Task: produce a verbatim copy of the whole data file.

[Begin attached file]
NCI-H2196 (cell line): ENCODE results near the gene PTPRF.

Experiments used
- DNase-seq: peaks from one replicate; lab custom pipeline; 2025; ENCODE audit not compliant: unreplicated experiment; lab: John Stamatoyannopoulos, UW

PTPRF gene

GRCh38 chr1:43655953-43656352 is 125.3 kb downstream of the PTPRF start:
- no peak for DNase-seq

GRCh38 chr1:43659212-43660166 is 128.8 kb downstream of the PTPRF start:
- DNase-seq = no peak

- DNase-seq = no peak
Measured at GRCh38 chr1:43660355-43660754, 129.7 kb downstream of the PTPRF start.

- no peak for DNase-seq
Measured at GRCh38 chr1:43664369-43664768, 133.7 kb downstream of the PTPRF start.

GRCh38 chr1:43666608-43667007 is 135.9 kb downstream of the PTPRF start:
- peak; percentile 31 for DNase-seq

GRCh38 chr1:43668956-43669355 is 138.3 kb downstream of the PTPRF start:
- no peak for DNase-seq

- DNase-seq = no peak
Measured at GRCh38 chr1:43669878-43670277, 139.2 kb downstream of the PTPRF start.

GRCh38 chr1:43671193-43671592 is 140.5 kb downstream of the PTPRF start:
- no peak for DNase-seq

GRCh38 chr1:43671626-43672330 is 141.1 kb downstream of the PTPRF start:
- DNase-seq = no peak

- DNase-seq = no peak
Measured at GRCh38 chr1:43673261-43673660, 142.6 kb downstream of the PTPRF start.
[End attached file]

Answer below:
NCI-H2196 (cell line): ENCODE results near the gene PTPRF.

Experiments used
- DNase-seq: peaks from one replicate; lab custom pipeline; 2025; ENCODE audit not compliant: unreplicated experiment; lab: John Stamatoyannopoulos, UW

PTPRF gene

GRCh38 chr1:43655953-43656352 is 125.3 kb downstream of the PTPRF start:
- no peak for DNase-seq

GRCh38 chr1:43659212-43660166 is 128.8 kb downstream of the PTPRF start:
- DNase-seq = no peak

- DNase-seq = no peak
Measured at GRCh38 chr1:43660355-43660754, 129.7 kb downstream of the PTPRF start.

- no peak for DNase-seq
Measured at GRCh38 chr1:43664369-43664768, 133.7 kb downstream of the PTPRF start.

GRCh38 chr1:43666608-43667007 is 135.9 kb downstream of the PTPRF start:
- peak; percentile 31 for DNase-seq

GRCh38 chr1:43668956-43669355 is 138.3 kb downstream of the PTPRF start:
- no peak for DNase-seq

- DNase-seq = no peak
Measured at GRCh38 chr1:43669878-43670277, 139.2 kb downstream of the PTPRF start.

GRCh38 chr1:43671193-43671592 is 140.5 kb downstream of the PTPRF start:
- no peak for DNase-seq

GRCh38 chr1:43671626-43672330 is 141.1 kb downstream of the PTPRF start:
- DNase-seq = no peak

- DNase-seq = no peak
Measured at GRCh38 chr1:43673261-43673660, 142.6 kb downstream of the PTPRF start.